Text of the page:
Acting Assistant Secretary
Chemicals Management Branch
Department of Agriculture, Water and the Environment

Excerpt of Email Response to Climate Action Moreland

Update 29 March 2022 – Final Outcome Minamata Convention COP4.2 on fluorescent lights phaseout

Final Outcome: In its decision (UNEP/MC/COP.4/CRP.16), the COP amends part I of Annex A to phase-out by 2025:

  • compact fluorescent lamps with an integrated ballast for general lighting purposes that are ≤ 30 watts with a mercury content not exceeding 5 mg per lamp burner;
  • cold cathode fluorescent lamps and external electrode fluorescent lamps of all lengths for electronic displays not already phased out;
  • strain gauges used in plethysmographs;
  • melt pressure transducers, melt pressure transmitters and melt pressure sensors, except those installed in large-scale equipment or those used for high precision measurement, where no suitable mercury-free alternative is available;
  • mercury vacuum pumps;
  • tire balancers and wheel weights;
  • photographic film and paper; and
  • propellant for satellites and spacecraft.

The COP also decides to amend part II of Annex A on dental amalgam to require parties to:

  • exclude or not allow, by taking measures as appropriate, the use of mercury in bulk form by dental practitioners; and
  • exclude or not allow, by taking measures as appropriate, or recommend against the use of dental amalgam for the dental treatment of deciduous teeth, of patients under 15 years, and of pregnant and breastfeeding women, except when considered necessary by the dental practitioner based on the needs of the patient.

The COP requests the Secretariat to draft a revised reporting format under Article 21 to collect information on the measures taken related to the provisions that were added by the present amendment, for their consideration by COP-5.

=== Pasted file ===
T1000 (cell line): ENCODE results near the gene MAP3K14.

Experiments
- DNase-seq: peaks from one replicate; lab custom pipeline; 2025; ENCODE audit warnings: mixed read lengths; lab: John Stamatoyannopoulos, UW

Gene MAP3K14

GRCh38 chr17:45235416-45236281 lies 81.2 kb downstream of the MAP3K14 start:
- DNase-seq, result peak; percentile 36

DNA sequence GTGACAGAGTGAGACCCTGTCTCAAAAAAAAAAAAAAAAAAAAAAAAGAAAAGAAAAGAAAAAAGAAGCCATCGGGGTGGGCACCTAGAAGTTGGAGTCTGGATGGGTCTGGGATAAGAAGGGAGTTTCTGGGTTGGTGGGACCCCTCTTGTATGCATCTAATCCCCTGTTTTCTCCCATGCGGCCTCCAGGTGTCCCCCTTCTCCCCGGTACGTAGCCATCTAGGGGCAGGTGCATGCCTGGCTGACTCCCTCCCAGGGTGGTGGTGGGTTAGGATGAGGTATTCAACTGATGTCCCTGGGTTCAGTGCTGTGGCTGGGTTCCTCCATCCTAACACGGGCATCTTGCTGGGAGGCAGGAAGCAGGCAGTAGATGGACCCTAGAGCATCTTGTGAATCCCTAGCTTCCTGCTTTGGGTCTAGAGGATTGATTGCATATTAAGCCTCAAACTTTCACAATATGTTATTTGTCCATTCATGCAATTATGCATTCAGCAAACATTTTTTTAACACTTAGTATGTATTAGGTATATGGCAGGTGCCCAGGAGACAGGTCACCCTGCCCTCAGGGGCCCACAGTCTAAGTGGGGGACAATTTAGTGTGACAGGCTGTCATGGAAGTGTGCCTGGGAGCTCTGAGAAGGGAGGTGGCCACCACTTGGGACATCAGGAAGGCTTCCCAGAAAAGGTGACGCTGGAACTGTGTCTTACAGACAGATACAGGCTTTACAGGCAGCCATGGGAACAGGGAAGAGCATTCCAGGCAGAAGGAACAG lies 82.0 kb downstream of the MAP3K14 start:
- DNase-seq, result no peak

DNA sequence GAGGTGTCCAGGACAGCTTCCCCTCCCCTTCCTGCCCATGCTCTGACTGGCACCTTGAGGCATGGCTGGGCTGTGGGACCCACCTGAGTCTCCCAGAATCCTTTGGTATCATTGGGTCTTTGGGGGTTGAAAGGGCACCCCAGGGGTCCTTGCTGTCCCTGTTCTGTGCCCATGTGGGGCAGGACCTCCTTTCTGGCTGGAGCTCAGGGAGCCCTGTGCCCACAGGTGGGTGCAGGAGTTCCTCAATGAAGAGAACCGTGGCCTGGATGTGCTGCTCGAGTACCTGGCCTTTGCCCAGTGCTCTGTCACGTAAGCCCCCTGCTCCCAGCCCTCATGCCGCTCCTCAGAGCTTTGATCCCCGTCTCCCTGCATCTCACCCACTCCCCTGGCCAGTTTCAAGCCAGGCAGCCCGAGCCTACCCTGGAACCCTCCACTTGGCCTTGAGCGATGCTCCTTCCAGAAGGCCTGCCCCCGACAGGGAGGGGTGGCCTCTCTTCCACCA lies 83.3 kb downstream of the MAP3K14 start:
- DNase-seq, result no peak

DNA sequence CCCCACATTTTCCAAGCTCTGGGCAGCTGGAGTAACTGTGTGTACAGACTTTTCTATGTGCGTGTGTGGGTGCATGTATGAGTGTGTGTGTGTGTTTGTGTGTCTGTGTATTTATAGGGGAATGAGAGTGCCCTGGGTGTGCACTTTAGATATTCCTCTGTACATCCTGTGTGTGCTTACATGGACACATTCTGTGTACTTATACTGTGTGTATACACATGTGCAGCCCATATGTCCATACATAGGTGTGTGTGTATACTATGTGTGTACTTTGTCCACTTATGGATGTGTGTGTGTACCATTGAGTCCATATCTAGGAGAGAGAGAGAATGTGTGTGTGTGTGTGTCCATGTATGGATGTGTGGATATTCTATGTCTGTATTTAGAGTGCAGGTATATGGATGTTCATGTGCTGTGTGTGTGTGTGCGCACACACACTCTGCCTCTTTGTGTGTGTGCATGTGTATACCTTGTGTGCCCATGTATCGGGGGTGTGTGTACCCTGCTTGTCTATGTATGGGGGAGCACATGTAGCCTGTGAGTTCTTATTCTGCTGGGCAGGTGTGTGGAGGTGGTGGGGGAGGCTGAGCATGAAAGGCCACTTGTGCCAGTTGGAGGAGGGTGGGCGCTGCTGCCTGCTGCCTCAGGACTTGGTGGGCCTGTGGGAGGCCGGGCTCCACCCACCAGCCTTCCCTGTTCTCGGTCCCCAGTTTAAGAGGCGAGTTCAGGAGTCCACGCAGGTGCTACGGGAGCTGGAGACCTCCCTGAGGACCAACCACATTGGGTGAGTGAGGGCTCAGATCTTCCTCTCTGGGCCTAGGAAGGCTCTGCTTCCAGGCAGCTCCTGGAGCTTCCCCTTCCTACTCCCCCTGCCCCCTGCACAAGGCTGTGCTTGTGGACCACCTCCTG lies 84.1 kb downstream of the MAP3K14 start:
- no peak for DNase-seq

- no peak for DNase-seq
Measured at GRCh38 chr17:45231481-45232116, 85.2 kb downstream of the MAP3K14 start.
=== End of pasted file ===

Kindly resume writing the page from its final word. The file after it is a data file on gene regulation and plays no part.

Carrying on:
The COP decides to consider amending part I of Annex A to set the date after which the manufacture, import or export of the product shall not be allowed (phase-out date) for:

  • button zinc silver oxide batteries with a mercury content < 2% and button zinc air batteries with a mercury content < 2%;
  • very high accuracy capacitance and loss measurement bridges and high frequency radio frequency switches and relays in monitoring and control instruments with a maximum mercury content of 20 mg per bridge switch or relay;
  • linear fluorescent lamps for general lighting purposes: (a) halophosphate phosphor ≤ 40 watts with a mercury content not exceeding 10 mg per lamp; (b) halophosphate phosphor > 40 watts; and (c) triband phosphor < 60 watts with a mercury content not exceeding 5 mg/lamp.

The COP decides to consider at COP-5 adding the production of polyurethane using mercury-containing catalysts to part I of Annex B. The COP requests the Secretariat to compile information on the availability and technical and economic feasibility of mercury-free alternatives to the production of polyurethane using mercury-containing catalysts, to submit to COP-5.